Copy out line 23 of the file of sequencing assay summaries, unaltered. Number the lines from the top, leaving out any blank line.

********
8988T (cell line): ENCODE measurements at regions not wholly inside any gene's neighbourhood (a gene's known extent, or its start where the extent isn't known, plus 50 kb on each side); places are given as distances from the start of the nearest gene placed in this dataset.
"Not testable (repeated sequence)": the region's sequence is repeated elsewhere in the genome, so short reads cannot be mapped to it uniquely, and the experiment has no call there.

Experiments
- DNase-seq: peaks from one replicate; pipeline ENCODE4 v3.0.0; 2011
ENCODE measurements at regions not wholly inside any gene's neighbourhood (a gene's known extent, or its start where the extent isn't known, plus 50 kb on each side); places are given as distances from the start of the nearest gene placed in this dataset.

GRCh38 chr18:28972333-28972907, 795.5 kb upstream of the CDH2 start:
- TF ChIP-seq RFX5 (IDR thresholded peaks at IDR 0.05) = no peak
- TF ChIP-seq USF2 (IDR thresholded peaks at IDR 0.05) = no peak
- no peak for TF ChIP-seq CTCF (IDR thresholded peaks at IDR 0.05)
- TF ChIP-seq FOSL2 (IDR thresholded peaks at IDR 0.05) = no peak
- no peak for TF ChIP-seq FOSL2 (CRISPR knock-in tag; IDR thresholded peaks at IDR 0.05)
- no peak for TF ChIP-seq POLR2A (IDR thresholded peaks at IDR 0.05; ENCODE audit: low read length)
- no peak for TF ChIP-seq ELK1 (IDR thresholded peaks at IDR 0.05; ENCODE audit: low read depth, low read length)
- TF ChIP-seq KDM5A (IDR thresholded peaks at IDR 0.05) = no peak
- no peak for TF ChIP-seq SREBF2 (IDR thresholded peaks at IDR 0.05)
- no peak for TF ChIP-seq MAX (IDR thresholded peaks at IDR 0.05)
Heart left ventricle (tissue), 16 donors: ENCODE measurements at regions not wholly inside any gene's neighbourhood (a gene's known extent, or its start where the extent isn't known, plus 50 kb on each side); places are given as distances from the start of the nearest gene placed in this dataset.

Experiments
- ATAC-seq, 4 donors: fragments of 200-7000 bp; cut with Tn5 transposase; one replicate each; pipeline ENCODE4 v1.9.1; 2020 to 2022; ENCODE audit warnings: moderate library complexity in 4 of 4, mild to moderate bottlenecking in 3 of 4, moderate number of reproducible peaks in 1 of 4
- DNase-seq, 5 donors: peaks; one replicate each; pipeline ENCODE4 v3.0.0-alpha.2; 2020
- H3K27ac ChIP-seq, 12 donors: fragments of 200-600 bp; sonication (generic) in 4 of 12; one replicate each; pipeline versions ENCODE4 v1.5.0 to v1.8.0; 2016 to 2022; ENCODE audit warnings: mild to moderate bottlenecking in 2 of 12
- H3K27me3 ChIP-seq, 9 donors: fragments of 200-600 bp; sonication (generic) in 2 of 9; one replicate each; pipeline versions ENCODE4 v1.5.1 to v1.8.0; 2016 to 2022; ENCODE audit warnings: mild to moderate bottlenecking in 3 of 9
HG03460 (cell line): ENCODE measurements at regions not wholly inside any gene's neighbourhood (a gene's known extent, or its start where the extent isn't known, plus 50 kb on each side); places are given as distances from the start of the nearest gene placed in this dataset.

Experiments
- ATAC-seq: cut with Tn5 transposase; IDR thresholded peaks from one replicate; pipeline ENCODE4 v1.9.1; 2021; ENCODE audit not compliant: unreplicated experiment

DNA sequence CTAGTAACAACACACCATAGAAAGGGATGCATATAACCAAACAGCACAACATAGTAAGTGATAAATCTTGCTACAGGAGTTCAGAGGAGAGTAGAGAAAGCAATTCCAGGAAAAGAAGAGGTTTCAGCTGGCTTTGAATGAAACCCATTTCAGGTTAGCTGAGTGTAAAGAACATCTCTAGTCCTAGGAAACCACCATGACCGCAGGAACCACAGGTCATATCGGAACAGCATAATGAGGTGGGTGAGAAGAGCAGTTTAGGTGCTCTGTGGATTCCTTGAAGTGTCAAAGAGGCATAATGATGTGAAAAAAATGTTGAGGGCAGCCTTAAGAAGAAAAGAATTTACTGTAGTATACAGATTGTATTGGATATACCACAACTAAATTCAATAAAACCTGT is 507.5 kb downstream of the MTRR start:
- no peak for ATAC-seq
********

HG03460 (cell line): ENCODE measurements at regions not wholly inside any gene's neighbourhood (a gene's known extent, or its start where the extent isn't known, plus 50 kb on each side); places are given as distances from the start of the nearest gene placed in this dataset.